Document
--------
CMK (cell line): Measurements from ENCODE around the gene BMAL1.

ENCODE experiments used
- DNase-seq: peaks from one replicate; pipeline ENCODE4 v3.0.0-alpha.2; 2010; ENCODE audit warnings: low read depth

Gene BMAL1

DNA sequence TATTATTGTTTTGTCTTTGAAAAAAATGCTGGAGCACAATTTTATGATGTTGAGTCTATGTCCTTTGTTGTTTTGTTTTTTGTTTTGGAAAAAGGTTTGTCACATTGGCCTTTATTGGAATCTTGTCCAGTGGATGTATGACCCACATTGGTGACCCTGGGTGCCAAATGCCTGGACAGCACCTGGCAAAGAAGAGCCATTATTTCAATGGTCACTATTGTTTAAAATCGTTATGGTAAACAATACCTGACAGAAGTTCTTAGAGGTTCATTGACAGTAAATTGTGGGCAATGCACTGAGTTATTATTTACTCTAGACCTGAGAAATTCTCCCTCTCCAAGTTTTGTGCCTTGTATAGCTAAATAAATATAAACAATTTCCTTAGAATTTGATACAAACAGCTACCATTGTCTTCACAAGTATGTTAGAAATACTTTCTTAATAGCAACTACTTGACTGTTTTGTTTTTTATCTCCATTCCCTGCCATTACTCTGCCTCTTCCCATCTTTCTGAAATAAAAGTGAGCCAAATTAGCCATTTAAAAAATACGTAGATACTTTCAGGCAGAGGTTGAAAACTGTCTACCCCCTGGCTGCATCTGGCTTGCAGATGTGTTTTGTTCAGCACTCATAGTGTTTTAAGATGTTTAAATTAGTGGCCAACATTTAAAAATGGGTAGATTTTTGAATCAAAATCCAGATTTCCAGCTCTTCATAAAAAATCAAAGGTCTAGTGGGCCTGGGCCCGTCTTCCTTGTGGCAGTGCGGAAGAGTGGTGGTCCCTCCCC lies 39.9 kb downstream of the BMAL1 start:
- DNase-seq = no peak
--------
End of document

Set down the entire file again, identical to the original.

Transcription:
CMK (cell line): Measurements from ENCODE around the gene BMAL1.

ENCODE experiments used
- DNase-seq: peaks from one replicate; pipeline ENCODE4 v3.0.0-alpha.2; 2010; ENCODE audit warnings: low read depth

Gene BMAL1

DNA sequence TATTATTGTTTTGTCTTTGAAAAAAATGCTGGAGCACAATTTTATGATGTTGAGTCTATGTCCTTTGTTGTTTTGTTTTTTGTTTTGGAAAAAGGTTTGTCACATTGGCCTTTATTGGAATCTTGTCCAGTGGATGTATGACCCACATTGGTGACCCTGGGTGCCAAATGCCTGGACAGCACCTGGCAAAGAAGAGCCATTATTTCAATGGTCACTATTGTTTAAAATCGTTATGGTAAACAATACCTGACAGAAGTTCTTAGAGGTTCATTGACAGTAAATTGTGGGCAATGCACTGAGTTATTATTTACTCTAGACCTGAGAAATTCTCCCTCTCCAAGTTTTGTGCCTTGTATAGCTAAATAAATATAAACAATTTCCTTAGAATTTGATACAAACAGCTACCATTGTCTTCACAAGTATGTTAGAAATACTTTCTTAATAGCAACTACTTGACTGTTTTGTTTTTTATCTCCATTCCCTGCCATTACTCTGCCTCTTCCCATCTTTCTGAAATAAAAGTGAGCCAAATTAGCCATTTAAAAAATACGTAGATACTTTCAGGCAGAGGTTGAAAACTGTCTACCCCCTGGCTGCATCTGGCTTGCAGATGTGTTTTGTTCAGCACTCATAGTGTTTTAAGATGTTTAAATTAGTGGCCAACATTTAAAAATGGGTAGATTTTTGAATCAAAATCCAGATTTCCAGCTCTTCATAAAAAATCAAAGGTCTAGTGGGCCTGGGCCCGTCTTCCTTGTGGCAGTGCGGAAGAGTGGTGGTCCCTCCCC lies 39.9 kb downstream of the BMAL1 start:
- DNase-seq = no peak